With his chocolate Labrador, Easton, by his side, Josh Miller walked into a training field not far from his kennel. Slung over one shoulder was a game holder weighed down not with pheasants or ducks but deer antlers, objects of Easton’s intense desire.
Commanding the dog to sit and stay, Miller then strolled ahead of the alert retriever and hid one antler, or “shed,’’ in tall grass, out of the animal’s sight. More demonstration than training regimen, the exercise that followed nevertheless thrilled Miller, and especially Easton.
“Good boy,’’ Miller said as Easton, 11 years old, scoured the countryside on command. With vacuum-like proficiency, he located the antler quickly, grasped it between his teeth and returned it to his master.
Welcome to shed hunting. Or at least the training that precedes competitive shed hunting, the Big Daddy of which is slated for next weekend at Dokken’s Oak Ridge Kennels (www.dokkensoakridgekennels.com) near Northfield.
“I’ll be running three dogs, and my assistant, Dave Larson, will run two,’’ said Miller, who has twice won the open division of the World Shed Hunting Championship, an event now in its fifth year and founded by Tom Dokken, whose kennel bears his name.
Arguably, the sport is the fastest growing among hunting-dog competitions, though entered dogs aren’t required to be any particular breed. They needn’t even have fancy pedigrees
Or any pedigree.
“But you do want a dog with a strong retrieving instinct,’’ Miller said as he petted Easton, the 2011 world champ. “It helps also if the dog is fast, but not so fast that he overruns his nose.’’
Shed hunting competitions are rooted in the desire among hunters to find and collect antlers that deer shed in winter.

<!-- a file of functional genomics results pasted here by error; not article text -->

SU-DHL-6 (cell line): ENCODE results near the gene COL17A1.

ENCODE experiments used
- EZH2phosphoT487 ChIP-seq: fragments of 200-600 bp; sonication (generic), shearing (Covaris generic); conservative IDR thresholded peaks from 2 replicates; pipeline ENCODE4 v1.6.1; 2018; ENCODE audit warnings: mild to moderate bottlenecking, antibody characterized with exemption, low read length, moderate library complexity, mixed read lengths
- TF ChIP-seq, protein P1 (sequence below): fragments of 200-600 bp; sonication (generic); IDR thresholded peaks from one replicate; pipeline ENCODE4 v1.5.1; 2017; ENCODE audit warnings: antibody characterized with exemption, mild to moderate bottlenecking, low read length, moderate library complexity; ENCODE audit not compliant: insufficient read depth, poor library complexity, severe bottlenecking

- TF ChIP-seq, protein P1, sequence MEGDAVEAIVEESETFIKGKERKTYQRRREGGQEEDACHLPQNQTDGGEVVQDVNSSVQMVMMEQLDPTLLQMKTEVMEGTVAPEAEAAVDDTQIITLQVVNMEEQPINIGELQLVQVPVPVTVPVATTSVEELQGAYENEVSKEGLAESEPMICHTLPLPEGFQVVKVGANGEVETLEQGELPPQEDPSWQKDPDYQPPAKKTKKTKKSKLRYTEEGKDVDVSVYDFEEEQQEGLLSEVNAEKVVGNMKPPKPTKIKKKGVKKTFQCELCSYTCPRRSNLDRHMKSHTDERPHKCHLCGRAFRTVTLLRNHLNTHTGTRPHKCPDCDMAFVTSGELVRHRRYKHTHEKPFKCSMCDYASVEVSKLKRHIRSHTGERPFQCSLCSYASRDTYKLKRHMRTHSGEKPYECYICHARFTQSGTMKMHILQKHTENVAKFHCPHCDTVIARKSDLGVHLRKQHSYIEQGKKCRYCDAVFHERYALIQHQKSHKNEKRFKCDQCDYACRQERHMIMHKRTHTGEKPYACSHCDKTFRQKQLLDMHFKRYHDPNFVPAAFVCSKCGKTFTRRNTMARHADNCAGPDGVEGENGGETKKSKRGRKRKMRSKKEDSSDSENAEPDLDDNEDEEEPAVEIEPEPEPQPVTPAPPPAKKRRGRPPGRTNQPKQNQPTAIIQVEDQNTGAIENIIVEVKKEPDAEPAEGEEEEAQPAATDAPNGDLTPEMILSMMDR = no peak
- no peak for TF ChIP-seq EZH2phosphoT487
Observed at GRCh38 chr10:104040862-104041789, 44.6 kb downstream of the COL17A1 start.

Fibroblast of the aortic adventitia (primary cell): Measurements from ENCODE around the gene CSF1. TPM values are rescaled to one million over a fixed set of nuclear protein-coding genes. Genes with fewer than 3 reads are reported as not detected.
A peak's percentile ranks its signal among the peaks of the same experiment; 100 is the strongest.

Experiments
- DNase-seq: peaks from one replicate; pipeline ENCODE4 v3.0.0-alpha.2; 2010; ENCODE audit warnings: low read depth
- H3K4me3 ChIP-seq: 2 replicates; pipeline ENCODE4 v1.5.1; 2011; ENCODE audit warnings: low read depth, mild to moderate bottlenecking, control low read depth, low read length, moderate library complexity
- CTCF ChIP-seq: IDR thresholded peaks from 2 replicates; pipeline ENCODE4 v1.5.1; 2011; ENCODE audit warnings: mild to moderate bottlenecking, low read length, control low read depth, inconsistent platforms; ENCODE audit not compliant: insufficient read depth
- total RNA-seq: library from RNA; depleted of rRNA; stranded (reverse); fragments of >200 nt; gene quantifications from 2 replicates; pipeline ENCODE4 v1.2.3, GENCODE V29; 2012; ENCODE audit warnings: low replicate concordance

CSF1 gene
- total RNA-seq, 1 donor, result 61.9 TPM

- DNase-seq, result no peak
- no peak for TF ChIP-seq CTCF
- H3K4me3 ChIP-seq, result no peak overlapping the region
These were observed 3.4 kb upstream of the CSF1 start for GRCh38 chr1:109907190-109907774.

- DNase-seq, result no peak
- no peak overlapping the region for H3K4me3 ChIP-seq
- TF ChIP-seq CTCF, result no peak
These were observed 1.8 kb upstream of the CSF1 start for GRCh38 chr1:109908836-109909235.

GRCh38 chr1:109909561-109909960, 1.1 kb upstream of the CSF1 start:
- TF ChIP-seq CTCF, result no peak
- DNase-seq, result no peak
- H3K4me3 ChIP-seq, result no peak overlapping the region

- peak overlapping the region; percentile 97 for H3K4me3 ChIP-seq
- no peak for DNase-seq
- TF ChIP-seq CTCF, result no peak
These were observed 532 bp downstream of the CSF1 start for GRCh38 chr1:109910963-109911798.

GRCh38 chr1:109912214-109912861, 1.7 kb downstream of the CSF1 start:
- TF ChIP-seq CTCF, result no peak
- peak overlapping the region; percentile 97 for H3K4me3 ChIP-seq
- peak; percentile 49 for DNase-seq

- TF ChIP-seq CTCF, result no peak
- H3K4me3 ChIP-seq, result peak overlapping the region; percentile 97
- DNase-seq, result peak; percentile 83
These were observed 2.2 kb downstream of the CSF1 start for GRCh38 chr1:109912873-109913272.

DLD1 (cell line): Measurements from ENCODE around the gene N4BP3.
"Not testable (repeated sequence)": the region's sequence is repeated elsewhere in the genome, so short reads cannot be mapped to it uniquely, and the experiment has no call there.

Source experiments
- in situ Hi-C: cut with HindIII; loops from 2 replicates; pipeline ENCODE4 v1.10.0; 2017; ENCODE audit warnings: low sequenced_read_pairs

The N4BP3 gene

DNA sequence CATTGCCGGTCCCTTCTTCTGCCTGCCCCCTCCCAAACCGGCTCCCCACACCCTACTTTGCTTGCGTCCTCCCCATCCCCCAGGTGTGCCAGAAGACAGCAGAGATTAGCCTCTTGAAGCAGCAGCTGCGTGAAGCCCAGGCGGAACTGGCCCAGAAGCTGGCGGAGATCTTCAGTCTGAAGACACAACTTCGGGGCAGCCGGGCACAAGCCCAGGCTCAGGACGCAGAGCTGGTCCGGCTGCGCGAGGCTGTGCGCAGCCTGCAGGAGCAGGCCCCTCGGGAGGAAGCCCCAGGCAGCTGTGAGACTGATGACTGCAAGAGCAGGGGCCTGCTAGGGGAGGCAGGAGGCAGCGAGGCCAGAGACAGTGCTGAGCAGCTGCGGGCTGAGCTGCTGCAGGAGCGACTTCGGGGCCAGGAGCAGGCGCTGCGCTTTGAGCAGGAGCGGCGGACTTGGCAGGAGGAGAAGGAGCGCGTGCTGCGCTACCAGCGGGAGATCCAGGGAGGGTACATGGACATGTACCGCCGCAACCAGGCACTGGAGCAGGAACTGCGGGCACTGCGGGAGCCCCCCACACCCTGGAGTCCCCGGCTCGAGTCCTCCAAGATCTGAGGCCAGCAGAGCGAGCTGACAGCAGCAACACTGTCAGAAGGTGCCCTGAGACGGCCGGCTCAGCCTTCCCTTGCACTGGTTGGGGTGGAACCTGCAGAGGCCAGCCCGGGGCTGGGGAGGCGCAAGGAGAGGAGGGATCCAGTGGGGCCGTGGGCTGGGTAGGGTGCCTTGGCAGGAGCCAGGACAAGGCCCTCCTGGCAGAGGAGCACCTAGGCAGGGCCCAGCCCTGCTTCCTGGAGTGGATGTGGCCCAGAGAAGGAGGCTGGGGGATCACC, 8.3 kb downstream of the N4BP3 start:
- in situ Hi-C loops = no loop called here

Who exactly among dog owners first realized that some canines could be trained to seek and find antlers at a fast pace, while covering a large area, is unknown. Certainly within a dozen years or so ago, word spread among retriever owners particularly that the scent carried by antlers could alert dogs to their presence, even if covered by leaves or brush.
Perhaps predictably, bragging about whose dog could find antlers the quickest followed soon thereafter, and then competitions.
Miller, a professional trainer whose River Stone Kennels (www.riverstonekennelscom) are located not far from New Richmond, Wis., was intrigued early on by shed hunting, because he’s a bow hunter and nearly as fascinated with chasing whitetails as he is with training dogs.
“I love looking for sheds in the spring,’’ he said. “And using a dog to help only adds to the fun. It also gives an owner something to do with a dog at a time when there’s no hunting season open.’’
Yet the sport is finding aficionados among non-hunters, too.
“A lot of people own retrievers and other sporting breeds, but they don’t hunt with them,’’ Miller said. “Sometimes it’s because they don’t like being around guns. In other cases, hunting isn’t something they were exposed to as kids.
“Either way, they’re a good fit for shed hunting competitions because there are no guns, or even gunfire, as there is in gundog trials or tests. Instead you’re judged basically by how fast your dog can find and retrieve antlers in a given area.’’
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On Saturday, about 80 dogs, some from as far away as Florida, are expected to start the two-day World Championship. Each would have qualified earlier in smaller events held around the country.